Plans for a high-speed train connecting Dallas and Houston narrowly avoided a death blow in this year’s legislative session, but rural Texans opposed to the project say they’ll continue fighting developers.

Plans for a high-speed train connecting Dallas and Houston narrowly avoided a death blow in this year’s legislative session, but rural Texans opposed to the project say they’ll continue fighting developers.


And their eyes are already on the 2017 legislative session.


"From our perspective, there is not much of a down time in the interim," said Kyle Workman, president of Texans Against High Speed Rail. "We’ve been continuing to work with our legislators. We’ve continued to press forward on our position."


Meanwhile, project developers Texas Central Partners continue pushing forward with what could the nation’s first high-speed rail line. The company announced Wednesday that it has raised $75 million in private funds from Texas investors and has named a new CEO.


Tim Keith, who led a global infrastructure investment firm and is a former Hunt Realty Investments executive, will lead the company, which is also planning developments around the line’s stations in Dallas, College Station and Houston.


Keith and other company officials said the $75 million raised for development of the 240-mile line connecting the state’s two largest metro areas shows that businesses see the project as beneficial to the state.


"Each of them understands the transformational opportunity," Keith said.


Amicable meeting


The new CEO and Workman met earlier this month to discuss rural landowners’ concerns about the project. Both men described the meeting as amicable. But there’s still a large gap to bridge.


Workman said one of his group’s biggest concerns is transparency about how the company plans to obtain land needed for the track and its construction. Keith said the company wants to work "face to face" with landowners and vowed to be upfront about details as they solidify.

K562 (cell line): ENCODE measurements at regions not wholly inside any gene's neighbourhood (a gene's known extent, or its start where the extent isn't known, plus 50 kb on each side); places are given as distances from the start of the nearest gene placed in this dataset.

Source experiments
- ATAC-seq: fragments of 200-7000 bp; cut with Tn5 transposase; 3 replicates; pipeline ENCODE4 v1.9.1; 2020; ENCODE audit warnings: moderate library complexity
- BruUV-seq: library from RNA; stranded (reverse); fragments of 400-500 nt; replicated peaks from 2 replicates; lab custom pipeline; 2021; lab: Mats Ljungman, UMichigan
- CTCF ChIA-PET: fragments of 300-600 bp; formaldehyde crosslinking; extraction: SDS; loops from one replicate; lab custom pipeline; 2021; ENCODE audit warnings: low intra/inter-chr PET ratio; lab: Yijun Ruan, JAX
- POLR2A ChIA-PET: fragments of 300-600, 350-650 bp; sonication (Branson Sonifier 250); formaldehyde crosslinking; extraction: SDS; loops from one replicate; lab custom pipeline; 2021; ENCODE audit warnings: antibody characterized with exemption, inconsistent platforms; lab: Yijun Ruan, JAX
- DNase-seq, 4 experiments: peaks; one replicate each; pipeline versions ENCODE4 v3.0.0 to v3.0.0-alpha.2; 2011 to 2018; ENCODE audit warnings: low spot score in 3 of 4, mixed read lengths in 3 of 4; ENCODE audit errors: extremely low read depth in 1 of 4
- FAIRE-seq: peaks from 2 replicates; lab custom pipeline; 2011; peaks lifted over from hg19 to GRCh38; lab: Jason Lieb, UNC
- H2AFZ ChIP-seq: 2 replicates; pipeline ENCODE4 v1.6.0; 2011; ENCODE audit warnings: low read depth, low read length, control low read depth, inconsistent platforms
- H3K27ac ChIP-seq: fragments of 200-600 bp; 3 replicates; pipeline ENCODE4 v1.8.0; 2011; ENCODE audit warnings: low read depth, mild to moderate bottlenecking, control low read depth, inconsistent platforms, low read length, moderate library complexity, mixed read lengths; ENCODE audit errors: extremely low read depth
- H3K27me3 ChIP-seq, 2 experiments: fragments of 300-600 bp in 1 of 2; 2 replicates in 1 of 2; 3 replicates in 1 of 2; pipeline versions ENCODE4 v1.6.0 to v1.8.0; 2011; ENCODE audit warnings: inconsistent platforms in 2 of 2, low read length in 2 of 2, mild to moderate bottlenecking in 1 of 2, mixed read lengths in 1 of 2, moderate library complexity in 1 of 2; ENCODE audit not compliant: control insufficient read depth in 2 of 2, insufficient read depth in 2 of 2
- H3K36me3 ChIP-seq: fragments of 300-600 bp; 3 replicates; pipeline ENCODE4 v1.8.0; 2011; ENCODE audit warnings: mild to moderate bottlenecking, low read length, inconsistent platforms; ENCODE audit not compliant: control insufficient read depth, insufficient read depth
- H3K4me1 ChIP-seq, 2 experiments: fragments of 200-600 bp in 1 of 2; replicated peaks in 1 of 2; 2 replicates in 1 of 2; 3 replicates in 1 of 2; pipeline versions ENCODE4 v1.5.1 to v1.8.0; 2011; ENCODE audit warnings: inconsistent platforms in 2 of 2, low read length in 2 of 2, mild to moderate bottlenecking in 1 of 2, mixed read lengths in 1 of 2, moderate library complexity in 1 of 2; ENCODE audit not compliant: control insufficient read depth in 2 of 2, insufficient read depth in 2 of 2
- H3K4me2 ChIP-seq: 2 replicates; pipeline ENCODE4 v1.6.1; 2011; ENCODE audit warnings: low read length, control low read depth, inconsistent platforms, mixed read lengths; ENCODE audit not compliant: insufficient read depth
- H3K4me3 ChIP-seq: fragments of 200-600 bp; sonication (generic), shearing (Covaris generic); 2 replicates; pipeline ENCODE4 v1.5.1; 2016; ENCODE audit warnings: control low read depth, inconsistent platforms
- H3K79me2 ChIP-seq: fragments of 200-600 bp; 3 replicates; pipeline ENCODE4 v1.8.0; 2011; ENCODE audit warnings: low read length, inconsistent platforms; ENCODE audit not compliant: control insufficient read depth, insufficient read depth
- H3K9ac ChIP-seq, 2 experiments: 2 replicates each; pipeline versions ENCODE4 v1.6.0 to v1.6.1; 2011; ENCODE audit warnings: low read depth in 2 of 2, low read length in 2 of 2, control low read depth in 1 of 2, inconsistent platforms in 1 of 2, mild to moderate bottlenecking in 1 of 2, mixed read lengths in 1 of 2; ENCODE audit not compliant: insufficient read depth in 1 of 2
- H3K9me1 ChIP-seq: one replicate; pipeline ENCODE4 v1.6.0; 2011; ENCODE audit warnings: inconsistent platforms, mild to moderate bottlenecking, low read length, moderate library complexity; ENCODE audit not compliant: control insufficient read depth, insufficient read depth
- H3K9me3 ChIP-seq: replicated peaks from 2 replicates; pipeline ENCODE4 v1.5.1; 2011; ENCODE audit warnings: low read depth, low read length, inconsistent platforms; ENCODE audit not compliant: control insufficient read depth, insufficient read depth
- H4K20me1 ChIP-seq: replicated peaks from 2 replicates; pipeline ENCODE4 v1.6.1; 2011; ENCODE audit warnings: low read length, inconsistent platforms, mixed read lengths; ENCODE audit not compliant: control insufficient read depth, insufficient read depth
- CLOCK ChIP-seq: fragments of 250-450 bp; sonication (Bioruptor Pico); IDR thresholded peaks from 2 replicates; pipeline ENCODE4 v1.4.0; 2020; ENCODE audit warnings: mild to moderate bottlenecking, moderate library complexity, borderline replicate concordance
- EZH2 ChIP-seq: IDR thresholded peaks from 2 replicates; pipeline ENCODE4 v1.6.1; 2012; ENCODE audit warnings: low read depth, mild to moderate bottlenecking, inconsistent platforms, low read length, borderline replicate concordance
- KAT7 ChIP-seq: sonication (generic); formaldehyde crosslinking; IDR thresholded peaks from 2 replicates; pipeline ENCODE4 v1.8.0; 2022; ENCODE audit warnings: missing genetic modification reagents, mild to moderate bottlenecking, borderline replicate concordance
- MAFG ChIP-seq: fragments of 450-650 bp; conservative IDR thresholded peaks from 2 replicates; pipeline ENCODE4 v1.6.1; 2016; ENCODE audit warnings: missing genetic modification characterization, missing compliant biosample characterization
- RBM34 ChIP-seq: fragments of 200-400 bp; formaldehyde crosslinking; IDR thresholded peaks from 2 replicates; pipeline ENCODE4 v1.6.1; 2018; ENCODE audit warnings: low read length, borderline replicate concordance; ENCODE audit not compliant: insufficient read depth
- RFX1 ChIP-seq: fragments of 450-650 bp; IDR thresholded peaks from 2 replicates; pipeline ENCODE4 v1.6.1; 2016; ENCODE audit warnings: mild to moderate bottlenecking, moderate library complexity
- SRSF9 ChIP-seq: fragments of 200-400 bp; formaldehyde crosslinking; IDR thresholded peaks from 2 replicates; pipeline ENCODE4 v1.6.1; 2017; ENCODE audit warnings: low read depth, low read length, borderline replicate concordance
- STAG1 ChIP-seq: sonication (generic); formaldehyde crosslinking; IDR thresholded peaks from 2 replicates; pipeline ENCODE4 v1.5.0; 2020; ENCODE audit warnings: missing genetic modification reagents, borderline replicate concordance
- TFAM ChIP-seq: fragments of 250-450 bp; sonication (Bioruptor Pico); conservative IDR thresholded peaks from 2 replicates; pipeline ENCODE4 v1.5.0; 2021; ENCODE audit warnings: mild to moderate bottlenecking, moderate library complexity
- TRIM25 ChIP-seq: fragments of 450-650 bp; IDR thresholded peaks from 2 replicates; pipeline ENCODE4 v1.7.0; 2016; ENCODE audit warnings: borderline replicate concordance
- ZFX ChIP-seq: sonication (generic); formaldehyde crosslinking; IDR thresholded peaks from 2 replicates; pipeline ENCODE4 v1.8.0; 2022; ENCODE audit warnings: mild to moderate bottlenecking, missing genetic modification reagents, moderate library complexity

The project is going through the environmental review process overseen by state and federal authorities. Though Texas Central has picked a route it prefers, the detailed alignment hasn’t been determined. That means the company doesn’t know the exact pieces of land will be needed.


How it gets the land is a major concern among rural Texans.


The company is able to use eminent domain if a land purchase deal can’t be struck, but officials have long said they’ll rely on that only as a last resort.


"Our ambition is to work with landowners, stakeholders and come to agreements as opposed to finding ourselves in condemnation," Keith said.


Workman, though, said the company will find that it has to use eminent domain in most cases.


"I hear from locals from Ellis County to Waller County that don’t want to sell their land at any price," Workman said.


90-minute trip


Urban Texans, meanwhile, are largely excited about the project. Texas Central officials hope to carry passengers between Dallas and Houston, with a stop near College Station, in 90 minutes by 2021. Dallas Mayor Mike Rawlings and Houston Mayor Annise Parker released statements Wednesday heralding the project.


Plans have also gained attention from Texans who are accustomed to driving four to five hours between the two metropolitan areas. Government officials say increased congestion between Dallas and Houston will mean a six-hour drive on Interstate 45 by 2035.


The company would like to put the Dallas station in the Cedars neighborhood near the city’s convention center. City officials and civic leaders see the station as a potential economic development generator that also bridges downtown and the burgeoning neighborhood to its south.


Among investors announced Wednesday is Jack Matthews, whose Dallas firm Matthews Southwest developed the downtown Omni Dallas Hotel and South Side on Lamar project in the Cedars. Matthews is also a member of Texas Central’s board.


The other investors named were John Kleinheinz of Fort Worth and Drayton McLane of Temple.


Glen Bottoms, executive director of the American Conservative Center for Public Transportation, said the project is a "win-win" because private money will be used to spur development that benefits the public.


"It’s a no-brainer," he said.


That’s little solace to many of those living in the hundreds of miles between the planned big-city stations.


"We still have a lot of issues," Workman said.


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